A discussion is presented on the topic of publishing fishery information, indicating the various problems which existin current publishing systems worldwide.
Major factors that have contributed to the failure in Jamaica to implement fisheries management successfully are examined. Problems in the management expertise and infrastructure are detailed.
Early efforts to apply the concept of fisheries co-management in Southeast Asia focused primarily on building the effectiveness of local management institutions and advocating the merits of the approach so that it would be applied in new sites, while gradually learning and adapting to a range of obstacles in practice. Today, with co-management widely embraced by the research community and adopted as policy by an increasing number of governments, a second-generation perspective has emerged.
Shellfish production in Thailand has ranged between 50,000 and 300,000 mt over the past twenty years, with recent production around 120,000 mt/yr. Major species are green (Perna viridis ) and horse mussels (Modiolus senhausenii ) making some 60% of total production. The other main types, in order, are short-necked clams (Paphia undulata ) ark shells (Andara granosa ) and oysters (Crassostrea sp.). Culture practices account for 80% of green mussel, cockle and oyster production. Culture began to boom in the mid-seventies following a decline in production of the fisheries.
Usimamizi hafifu wa uvuvi umechangia katika uharibifu wa rasilmali, kukuza umaskini na ukosefu wa uhakika wa chakula duniani kote. Ili kudhibiti hali hii, mfumo wa ikolojia, unaotoa kipaumbele kwenye uendelevu na usawa katika usimamizi wa uvuvi, umebuniwa. Mpango huu unaoendeleza mfumo wa ikolojia katika uvuvi mdogomdogo wa bahari kwenye maeneo ya tropiki, unafadhiliwa na European Union, na unaongozwa na Taasisi ya WorldFish. Mpango huu unatekelezwa kwa ushirikiano na nchi za Indonesia, Philippines, visiwa vya Solomon na Tanzania.
The major fishing countries of Southeast Asia: Indonesia, Malaysia, the Philippines and Thailand exploit what is probably the richest and most extensive area of tropical fisheries in the world. The total annual landings in these four countries exceed five million tons. How that figure is derived, as well as the shortcomings in national statistics are discussed in this article.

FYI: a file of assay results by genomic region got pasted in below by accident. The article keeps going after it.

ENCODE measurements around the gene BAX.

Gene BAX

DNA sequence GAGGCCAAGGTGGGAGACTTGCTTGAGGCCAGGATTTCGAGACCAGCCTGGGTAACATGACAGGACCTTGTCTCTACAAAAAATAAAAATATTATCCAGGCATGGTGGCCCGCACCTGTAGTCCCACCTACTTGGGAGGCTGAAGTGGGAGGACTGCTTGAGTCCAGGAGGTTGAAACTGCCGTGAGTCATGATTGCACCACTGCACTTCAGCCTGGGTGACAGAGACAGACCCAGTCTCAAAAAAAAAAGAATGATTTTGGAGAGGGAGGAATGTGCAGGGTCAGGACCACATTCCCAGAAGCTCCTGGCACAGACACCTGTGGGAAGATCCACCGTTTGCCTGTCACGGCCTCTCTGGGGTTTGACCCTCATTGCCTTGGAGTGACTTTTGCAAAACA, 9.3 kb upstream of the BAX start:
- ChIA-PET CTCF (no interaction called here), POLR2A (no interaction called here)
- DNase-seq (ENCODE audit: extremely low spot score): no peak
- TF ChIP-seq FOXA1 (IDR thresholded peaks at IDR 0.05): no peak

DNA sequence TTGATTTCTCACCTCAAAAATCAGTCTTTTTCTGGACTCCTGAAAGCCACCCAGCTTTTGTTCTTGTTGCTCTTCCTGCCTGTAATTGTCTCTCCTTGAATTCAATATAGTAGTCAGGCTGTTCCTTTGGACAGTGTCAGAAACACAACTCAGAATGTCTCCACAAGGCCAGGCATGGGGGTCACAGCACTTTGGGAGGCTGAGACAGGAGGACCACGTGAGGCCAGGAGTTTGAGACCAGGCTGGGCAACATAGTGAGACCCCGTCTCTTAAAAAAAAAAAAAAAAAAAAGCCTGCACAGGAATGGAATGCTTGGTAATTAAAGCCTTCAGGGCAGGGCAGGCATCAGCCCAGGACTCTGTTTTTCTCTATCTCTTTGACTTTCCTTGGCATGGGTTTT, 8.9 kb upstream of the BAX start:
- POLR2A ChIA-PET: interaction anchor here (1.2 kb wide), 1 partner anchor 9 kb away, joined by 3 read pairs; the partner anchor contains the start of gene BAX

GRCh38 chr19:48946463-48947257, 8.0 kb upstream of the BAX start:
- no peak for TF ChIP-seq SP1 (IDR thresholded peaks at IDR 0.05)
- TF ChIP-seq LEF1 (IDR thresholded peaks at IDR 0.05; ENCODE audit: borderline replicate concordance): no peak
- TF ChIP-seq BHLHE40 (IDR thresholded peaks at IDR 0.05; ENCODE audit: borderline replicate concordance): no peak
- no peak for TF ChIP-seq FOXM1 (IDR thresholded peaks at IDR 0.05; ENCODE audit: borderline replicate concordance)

We evaluate the current status of the global marine fisheries using the frameworks of conflict, food security and vulnerability. Existing trends suggest that there is likely to be greater food insecurity and fisheries conflicts due to issues such as: declining fishery resources; a North–South divide in investment; changing consumption patterns; increasing reliance on fishery resources for coastal communities; and inescapable poverty traps creating by low net resource productivity and few alternatives.
A brief review is presented of some of the measures taken to manage tropical multispecies fisheries in different parts of the world. An examination is also made of other government decisions, e.g. on investment, that can affect the amount of fishing and the way in which these resources are used. The contrast is drawn between the pattern of management that is supposed to occur in advanced countries- careful scientific research, preparation of scientific advice, decision on the desired measures, and implementation and enforcement- with what happens in practice in developing countries.
The Bangladesh Environmental Lawyers Association (BELA) provided legal support to the CBFM-2 project and in particular to the 130 Community Based Organisations established under the project. The project was implemented against an uncertain legal background due to many changes in the way that wetlands and fisheries in Bangladesh have been managed over recent decades. Many of the key interventions, such as sanctuaries have yet to receive legal recognition.
Aquaculture is widely held to contribute to poverty reduction and food security in the Global South, but robust evidence is limited. Using nationally representative data from Bangladesh, this study analyses changes in fish consumption from 2000 to 2010. Rapid expansion of commercial aquaculture pegged down fish prices, resulting in increased fish consumption by extreme poor and moderate poor consumers and those in rural areas. These outcomes are closely linked to the pro-poor nature of national economic growth during this period.